Beware, ideologues subsist and persist with this one horrifying and uniting feature: they believe what they believe, and nothing and no one will easily dissuade them from their monstrous goal to bring an insipid commonality to all of life on this earth. They will be triumphant or die trying. They will commit any form of coercion, force, and feature of their godless quest even if it means making everyone else die for it along with them. In their minds it’s all justified. They worship at the alter of the icons constructed from their ideology.
What would it require for such messengers of deceit to devolve into the horrible monsters that would murder, rape, and torture for their supposed beliefs? This analogy comes to mind. In my days in package design, I learned the formula for a perfect seal—like those of a blister pack—to properly work: heat, pressure, and dwell (time).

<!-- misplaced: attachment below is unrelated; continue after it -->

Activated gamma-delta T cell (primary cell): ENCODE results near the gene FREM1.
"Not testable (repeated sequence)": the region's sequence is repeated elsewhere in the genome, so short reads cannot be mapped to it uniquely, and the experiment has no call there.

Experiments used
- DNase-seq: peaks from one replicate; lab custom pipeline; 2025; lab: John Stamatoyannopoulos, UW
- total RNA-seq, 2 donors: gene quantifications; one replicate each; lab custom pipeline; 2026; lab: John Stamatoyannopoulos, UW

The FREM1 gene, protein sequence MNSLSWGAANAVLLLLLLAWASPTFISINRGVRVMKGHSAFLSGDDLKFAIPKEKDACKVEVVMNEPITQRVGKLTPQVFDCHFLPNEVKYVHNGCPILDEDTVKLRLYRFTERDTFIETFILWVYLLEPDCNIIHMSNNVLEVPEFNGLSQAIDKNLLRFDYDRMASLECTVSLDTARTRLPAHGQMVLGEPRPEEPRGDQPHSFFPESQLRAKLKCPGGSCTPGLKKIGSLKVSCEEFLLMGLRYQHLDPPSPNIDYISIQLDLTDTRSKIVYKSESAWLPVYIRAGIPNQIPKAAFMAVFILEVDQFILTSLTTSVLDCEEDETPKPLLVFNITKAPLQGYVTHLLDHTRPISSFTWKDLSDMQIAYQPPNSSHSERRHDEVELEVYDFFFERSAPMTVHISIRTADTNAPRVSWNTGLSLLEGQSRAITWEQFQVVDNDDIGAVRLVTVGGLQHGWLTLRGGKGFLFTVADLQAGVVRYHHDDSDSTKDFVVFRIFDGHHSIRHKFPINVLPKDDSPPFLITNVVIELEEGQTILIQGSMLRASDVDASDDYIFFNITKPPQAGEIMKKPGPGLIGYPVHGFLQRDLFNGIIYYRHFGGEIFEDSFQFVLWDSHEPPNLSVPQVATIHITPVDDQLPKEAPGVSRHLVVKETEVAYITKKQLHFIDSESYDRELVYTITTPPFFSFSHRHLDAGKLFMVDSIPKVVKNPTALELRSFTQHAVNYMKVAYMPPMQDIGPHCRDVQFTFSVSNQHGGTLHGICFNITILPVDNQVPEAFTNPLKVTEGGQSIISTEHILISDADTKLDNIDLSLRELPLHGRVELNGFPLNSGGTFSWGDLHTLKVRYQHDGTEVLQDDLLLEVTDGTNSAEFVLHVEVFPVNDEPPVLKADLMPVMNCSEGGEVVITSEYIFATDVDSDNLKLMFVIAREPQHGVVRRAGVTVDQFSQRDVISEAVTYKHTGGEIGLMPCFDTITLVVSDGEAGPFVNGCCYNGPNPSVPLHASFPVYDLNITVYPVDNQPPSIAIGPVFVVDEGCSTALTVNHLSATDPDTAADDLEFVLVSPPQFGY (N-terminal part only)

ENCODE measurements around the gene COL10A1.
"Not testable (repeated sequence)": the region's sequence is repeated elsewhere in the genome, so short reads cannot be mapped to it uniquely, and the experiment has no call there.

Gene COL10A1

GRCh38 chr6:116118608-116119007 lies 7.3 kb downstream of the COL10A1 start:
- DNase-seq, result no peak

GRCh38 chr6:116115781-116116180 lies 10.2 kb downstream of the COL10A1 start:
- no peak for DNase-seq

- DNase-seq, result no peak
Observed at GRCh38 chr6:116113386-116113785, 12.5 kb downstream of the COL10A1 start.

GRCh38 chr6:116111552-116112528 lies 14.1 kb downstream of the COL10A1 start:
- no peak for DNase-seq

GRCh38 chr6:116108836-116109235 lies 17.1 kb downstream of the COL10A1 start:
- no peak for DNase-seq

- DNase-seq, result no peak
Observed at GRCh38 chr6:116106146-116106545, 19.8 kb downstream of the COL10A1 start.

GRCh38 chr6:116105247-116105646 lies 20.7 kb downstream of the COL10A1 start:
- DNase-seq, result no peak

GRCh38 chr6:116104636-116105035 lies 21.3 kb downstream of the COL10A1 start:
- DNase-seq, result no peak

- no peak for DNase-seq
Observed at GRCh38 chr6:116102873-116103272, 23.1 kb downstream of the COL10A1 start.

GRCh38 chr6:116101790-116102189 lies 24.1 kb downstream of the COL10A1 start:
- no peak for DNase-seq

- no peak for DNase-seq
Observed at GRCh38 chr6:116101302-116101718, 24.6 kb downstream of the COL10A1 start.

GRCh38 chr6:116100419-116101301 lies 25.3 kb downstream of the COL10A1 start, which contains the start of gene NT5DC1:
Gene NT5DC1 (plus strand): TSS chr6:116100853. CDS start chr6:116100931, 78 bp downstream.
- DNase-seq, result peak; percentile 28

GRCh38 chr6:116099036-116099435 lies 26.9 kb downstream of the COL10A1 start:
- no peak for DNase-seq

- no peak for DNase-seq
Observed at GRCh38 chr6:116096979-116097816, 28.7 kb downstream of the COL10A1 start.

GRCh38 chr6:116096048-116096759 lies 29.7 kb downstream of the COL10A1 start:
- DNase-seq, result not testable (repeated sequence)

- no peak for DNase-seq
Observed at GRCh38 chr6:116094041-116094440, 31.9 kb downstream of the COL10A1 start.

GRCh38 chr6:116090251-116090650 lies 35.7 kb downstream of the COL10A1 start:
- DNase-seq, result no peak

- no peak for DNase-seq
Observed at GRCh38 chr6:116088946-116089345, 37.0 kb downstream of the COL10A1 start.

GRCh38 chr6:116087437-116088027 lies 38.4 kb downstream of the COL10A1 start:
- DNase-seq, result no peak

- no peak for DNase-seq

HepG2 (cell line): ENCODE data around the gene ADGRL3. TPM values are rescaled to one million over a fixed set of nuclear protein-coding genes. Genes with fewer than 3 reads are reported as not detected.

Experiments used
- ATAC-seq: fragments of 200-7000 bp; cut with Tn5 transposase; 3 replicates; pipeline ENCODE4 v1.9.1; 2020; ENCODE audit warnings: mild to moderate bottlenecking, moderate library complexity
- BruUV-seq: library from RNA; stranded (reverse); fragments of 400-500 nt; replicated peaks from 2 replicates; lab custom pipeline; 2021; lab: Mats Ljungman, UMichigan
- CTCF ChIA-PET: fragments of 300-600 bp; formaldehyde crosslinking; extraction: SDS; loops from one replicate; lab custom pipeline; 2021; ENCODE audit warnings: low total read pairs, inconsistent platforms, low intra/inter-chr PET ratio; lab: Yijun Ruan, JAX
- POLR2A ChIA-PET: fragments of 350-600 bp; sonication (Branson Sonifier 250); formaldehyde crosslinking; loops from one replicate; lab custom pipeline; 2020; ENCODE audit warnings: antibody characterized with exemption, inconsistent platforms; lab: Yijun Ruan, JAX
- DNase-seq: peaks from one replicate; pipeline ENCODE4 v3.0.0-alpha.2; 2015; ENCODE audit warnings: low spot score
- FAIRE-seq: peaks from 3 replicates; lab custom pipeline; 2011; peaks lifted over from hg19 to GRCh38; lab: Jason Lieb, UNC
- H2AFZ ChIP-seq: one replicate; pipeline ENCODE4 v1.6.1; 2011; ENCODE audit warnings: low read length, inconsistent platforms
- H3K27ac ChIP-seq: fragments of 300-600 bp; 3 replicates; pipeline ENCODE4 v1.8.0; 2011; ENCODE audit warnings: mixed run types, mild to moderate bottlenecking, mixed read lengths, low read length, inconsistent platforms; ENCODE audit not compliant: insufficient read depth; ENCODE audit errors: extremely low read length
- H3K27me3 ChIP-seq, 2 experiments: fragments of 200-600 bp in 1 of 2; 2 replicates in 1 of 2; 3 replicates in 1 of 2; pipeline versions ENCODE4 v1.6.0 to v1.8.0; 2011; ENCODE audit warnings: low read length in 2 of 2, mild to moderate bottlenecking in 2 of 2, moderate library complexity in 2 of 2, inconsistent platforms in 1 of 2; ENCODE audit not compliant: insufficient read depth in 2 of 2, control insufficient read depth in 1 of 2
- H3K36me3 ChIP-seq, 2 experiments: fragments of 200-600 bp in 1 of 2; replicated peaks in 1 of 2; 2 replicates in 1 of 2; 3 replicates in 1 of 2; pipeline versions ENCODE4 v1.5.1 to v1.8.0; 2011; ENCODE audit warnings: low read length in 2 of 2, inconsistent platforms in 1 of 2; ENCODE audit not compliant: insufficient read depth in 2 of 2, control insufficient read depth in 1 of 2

There is a lesson for Christians: as ideologues can and are be sealed tight, we are sealed as well—in our faith. Only this fact remains, the two are as far apart as the east is from the west.
These days are a pressure cooker, and no amount of piety, personal peace, or prosperity is any substitute for what will actually relieve the stress, and that is the Good News borne on the beautiful feet of those who believe, and the willingness to speak peace through strength.
With God, what do we have to fear? What do we have to lose?
- I have been crucified with Christ; it is no longer I who live, but Christ lives in me; and the life which I now live in the flesh I live by faith in the Son of God, who loved me and gave Himself for me. (Galatians 2:20 NKJV)
2. Qvortrup, Mads. “The Political Philosophy of Jean-Jacques Rousseau: The Impossibility of Reason.” Academic.Oup.Com, Dec. 2003, academic.oup.com/manchester-scholarship-online/book/18961/chapter-abstract/177319341?redirectedFrom=fulltext.